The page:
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Mol Cell Neurosci. 2009 Aug;41(4):448-63. doi: 10.1016/j.mcn.2009.04.013. Epub 2009 May 12.

The synaptic CT carbohydrate modulates binding and expression of extracellular matrix proteins in skeletal muscle: Partial dependence on utrophin.

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Center for Gene Therapy, The Research Institute at Nationwide Children's Hospital, Department of Pediatrics, Ohio State University College of Medicine, 700 Children's Drive, Columbus, OH 43205, USA.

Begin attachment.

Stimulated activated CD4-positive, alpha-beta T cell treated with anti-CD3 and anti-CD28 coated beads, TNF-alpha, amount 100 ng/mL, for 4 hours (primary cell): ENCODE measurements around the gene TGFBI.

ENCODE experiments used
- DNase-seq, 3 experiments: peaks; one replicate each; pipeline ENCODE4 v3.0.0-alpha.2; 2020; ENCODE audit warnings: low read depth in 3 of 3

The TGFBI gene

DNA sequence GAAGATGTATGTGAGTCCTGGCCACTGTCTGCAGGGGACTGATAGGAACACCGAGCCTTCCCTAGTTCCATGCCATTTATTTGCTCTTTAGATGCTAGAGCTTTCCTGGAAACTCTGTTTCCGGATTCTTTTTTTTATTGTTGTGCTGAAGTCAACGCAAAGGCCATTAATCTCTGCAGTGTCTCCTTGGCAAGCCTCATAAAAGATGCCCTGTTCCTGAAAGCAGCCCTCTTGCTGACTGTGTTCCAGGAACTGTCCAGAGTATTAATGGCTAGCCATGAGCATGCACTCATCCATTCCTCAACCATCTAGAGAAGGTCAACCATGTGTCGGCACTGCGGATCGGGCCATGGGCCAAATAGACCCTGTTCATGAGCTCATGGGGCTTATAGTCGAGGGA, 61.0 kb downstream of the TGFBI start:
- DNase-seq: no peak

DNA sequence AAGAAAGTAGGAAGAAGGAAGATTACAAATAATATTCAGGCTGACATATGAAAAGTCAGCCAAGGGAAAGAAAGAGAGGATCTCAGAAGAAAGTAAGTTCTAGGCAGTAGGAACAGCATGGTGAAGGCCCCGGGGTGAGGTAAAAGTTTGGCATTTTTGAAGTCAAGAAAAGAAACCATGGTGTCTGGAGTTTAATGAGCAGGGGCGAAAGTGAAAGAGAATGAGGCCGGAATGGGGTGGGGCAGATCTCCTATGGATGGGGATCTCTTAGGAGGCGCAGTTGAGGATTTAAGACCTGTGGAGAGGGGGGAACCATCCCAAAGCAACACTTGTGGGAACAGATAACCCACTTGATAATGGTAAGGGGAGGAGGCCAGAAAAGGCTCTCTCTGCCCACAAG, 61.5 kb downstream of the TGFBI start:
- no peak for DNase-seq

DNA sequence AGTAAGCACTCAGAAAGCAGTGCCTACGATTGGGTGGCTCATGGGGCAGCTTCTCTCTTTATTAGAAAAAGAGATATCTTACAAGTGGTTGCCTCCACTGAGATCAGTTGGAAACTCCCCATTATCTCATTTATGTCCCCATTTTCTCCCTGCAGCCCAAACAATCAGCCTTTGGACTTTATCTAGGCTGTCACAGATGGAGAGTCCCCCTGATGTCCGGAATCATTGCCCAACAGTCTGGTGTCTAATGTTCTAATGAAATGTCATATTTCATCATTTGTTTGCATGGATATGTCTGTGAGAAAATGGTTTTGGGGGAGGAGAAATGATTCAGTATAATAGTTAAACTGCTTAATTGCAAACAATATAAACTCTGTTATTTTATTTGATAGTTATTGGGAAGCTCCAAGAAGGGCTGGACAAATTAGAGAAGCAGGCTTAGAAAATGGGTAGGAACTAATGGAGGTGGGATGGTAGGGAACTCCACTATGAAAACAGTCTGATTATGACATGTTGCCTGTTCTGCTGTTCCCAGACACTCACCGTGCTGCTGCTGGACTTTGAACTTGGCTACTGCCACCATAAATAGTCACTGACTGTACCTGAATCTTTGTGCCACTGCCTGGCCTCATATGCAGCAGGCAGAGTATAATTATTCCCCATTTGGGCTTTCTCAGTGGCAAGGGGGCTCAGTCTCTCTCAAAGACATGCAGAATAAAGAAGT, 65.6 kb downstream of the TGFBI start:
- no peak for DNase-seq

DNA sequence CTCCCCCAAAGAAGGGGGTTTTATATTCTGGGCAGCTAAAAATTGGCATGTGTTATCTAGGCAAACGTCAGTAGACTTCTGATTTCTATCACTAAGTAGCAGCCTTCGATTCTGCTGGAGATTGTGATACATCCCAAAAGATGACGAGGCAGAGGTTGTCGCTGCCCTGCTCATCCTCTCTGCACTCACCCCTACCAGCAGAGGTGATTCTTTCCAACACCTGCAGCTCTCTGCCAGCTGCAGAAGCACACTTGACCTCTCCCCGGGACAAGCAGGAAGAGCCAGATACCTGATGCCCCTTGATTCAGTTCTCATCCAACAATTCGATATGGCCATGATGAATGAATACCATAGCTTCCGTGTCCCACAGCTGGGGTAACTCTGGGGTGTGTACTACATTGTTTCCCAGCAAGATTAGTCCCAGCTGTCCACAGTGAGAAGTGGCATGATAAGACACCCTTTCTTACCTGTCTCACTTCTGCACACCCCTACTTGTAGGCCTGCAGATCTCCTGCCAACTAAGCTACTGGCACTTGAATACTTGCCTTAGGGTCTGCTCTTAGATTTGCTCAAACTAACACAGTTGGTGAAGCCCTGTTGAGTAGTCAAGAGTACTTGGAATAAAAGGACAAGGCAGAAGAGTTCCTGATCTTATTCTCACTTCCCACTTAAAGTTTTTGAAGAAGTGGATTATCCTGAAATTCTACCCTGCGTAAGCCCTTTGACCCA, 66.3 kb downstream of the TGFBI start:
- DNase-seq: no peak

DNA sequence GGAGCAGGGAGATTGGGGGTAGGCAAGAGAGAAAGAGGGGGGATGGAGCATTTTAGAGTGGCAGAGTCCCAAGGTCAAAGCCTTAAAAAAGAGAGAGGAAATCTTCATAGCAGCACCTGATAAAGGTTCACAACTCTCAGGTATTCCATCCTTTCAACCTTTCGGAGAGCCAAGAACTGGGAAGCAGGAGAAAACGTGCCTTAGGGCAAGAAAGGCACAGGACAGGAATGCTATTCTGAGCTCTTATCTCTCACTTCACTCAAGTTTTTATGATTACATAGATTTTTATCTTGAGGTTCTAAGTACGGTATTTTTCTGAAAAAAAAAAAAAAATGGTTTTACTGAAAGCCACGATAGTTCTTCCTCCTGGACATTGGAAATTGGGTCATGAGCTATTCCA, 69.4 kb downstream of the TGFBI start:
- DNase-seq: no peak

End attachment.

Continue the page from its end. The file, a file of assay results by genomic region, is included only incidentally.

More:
The CT carbohydrate, Neu5Ac/Neu5Gcalpha2,3[GalNAcbeta1,4]Galbeta1,4GlcNAcbeta-, is specifically expressed at the neuromuscular junction in skeletal myofibers of adult vertebrates. When Galgt2, the glycosyltransferase that creates the synaptic beta1,4GalNAc portion of this glycan, is overexpressed in extrasynaptic regions of the myofiber membrane, alpha dystroglycan becomes glycosylated with the CT carbohydrate and this coincides with the ectopic expression of synaptic dystroglycan-binding proteins, including laminin alpha4, laminin alpha5, and utrophin. Here we show that both synaptic and extrasynaptic forms of laminin and agrin have increased binding to the CT carbohydrate compared to sialyl-N-acetyllactosamine, its extrasynaptically expressed precursor. Muscle laminins also show increased binding to CT-glycosylated muscle alpha dystroglycan relative to its non-CT-containing glycoforms. Overexpression of Galgt2 in transgenic mouse skeletal muscle increased the mRNA expression of extracellular matrix (ECM) genes, including agrin and laminin alpha5, as well as utrophin, integrin alpha7, and neuregulin. Increased expression of ECM proteins in Galgt2 transgenic skeletal muscles was partially dependent on utrophin, but utrophin was not required for Galgt2-induced changes in muscle growth or neuromuscular development. These experiments demonstrate that overexpression of a synaptic carbohydrate can increase both ECM binding to alpha dystroglycan and ECM expression in skeletal muscle, and they suggest a mechanism by which Galgt2 overexpression may inhibit muscular dystrophy and affect neuromuscular development.

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